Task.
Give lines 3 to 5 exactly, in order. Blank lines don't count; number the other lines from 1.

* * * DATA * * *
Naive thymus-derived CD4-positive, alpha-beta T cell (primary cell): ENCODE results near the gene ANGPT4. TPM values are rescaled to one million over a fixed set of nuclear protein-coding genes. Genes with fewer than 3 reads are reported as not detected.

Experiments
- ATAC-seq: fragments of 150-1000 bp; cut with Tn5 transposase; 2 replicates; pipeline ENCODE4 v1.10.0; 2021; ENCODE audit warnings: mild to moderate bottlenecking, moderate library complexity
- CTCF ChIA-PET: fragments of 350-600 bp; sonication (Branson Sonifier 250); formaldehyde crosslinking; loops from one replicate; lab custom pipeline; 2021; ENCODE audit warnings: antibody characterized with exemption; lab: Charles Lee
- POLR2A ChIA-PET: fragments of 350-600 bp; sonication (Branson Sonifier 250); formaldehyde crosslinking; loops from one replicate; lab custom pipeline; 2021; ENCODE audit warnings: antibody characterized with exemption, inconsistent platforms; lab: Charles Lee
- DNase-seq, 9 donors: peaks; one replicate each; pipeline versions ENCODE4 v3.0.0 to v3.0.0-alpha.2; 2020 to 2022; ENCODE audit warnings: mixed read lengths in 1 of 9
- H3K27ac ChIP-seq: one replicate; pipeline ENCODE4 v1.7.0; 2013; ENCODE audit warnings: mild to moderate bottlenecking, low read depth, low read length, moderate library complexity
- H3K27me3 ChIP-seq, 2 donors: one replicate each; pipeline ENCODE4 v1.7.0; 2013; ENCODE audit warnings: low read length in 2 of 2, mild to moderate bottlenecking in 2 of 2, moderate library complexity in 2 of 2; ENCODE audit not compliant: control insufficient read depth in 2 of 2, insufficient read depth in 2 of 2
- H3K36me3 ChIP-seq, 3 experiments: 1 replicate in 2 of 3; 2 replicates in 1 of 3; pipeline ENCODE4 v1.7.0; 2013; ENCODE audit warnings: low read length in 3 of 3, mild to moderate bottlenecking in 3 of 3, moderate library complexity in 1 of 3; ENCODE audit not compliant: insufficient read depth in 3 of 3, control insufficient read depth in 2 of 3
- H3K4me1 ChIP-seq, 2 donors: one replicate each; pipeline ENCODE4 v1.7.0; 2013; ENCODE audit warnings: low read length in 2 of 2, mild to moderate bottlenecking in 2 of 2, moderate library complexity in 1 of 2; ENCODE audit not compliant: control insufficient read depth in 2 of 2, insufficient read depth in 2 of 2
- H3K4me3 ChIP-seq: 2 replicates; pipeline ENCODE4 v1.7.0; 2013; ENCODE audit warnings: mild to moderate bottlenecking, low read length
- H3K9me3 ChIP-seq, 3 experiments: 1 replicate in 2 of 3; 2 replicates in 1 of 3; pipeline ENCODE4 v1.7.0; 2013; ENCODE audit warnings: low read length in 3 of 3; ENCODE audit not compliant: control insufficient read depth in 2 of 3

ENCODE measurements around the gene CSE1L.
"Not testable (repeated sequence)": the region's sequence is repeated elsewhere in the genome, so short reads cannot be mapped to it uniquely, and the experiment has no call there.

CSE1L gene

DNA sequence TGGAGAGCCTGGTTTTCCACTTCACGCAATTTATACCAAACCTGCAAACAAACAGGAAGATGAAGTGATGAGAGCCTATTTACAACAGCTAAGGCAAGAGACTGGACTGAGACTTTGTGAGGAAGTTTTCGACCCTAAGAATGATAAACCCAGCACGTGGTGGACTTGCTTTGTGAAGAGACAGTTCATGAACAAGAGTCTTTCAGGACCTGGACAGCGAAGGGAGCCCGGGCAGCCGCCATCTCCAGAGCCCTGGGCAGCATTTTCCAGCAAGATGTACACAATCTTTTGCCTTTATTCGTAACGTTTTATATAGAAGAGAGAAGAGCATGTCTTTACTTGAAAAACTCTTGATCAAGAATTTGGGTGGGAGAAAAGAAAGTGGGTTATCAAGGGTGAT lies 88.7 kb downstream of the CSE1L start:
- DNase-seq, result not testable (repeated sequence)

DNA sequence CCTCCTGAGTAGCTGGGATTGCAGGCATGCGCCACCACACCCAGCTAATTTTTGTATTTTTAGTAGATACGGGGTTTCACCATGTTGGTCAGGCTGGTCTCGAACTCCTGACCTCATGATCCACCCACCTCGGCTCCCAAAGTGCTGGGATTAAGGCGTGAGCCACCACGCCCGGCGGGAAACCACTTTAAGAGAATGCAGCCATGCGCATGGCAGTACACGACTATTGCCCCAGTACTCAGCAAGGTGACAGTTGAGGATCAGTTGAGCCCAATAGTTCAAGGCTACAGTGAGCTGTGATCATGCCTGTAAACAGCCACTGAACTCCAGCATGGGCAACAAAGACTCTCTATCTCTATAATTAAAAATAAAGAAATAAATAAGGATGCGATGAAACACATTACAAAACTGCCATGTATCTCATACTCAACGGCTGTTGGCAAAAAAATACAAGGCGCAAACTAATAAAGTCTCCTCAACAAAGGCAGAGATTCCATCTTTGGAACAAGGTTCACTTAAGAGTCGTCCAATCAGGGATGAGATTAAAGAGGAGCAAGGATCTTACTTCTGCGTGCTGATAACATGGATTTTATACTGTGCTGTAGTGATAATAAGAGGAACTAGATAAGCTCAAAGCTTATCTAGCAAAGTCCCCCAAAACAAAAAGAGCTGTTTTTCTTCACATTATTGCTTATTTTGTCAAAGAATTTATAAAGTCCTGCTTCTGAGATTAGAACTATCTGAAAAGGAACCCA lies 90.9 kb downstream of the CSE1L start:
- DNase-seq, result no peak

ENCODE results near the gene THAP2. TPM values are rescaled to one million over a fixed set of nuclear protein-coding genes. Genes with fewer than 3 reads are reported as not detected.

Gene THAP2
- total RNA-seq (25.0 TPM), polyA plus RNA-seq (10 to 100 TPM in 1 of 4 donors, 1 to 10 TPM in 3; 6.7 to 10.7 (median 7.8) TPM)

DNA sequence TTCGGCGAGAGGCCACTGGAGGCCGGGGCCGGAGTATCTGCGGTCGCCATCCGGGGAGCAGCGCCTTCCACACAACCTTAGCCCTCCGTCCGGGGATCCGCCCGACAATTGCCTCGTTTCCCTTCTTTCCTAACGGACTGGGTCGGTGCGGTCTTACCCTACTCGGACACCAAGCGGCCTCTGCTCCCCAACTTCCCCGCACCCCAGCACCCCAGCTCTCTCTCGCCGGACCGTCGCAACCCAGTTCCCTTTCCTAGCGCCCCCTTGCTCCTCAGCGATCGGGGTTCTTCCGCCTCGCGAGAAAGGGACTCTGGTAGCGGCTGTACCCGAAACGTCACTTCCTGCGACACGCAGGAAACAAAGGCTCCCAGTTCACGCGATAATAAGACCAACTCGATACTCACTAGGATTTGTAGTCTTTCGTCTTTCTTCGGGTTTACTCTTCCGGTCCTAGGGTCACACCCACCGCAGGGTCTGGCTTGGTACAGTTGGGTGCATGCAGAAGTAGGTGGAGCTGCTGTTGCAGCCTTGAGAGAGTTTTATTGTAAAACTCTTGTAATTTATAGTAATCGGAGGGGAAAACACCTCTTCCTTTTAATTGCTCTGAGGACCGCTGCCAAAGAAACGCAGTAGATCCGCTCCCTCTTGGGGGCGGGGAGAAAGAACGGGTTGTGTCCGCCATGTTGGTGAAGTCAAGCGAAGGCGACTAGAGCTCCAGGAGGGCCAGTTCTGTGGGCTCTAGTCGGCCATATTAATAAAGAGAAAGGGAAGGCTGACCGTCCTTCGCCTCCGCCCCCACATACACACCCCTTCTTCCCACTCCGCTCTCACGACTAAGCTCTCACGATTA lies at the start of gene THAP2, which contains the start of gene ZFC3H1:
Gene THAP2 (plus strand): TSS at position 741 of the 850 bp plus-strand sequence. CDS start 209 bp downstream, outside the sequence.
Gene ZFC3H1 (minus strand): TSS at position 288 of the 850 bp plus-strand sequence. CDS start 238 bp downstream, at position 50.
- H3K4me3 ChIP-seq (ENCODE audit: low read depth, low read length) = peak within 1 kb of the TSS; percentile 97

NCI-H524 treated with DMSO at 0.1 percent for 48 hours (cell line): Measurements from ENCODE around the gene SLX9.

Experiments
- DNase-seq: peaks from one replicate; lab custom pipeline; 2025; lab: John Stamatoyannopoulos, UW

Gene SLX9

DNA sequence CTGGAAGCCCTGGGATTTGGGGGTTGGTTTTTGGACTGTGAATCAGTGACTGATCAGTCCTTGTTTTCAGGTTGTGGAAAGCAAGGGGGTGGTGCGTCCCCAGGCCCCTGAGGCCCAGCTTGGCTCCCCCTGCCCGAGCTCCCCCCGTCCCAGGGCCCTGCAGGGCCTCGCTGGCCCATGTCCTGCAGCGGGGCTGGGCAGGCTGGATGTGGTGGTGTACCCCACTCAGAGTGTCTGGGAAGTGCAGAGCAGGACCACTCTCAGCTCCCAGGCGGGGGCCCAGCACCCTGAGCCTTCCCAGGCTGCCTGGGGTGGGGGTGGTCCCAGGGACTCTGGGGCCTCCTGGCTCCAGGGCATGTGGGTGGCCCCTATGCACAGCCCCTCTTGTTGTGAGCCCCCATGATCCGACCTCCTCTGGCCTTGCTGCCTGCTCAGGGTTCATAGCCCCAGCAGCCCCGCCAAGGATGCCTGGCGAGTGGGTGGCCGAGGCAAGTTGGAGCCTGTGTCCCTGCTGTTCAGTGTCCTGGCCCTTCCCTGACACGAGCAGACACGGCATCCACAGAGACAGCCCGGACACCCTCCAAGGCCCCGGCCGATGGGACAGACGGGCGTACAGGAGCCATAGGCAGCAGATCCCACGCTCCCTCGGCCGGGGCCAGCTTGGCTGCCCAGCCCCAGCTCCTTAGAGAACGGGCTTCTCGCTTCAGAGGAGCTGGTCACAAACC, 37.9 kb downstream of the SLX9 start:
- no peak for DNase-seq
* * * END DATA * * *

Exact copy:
- ATAC-seq: fragments of 150-1000 bp; cut with Tn5 transposase; 2 replicates; pipeline ENCODE4 v1.10.0; 2021; ENCODE audit warnings: mild to moderate bottlenecking, moderate library complexity
- CTCF ChIA-PET: fragments of 350-600 bp; sonication (Branson Sonifier 250); formaldehyde crosslinking; loops from one replicate; lab custom pipeline; 2021; ENCODE audit warnings: antibody characterized with exemption; lab: Charles Lee
- POLR2A ChIA-PET: fragments of 350-600 bp; sonication (Branson Sonifier 250); formaldehyde crosslinking; loops from one replicate; lab custom pipeline; 2021; ENCODE audit warnings: antibody characterized with exemption, inconsistent platforms; lab: Charles Lee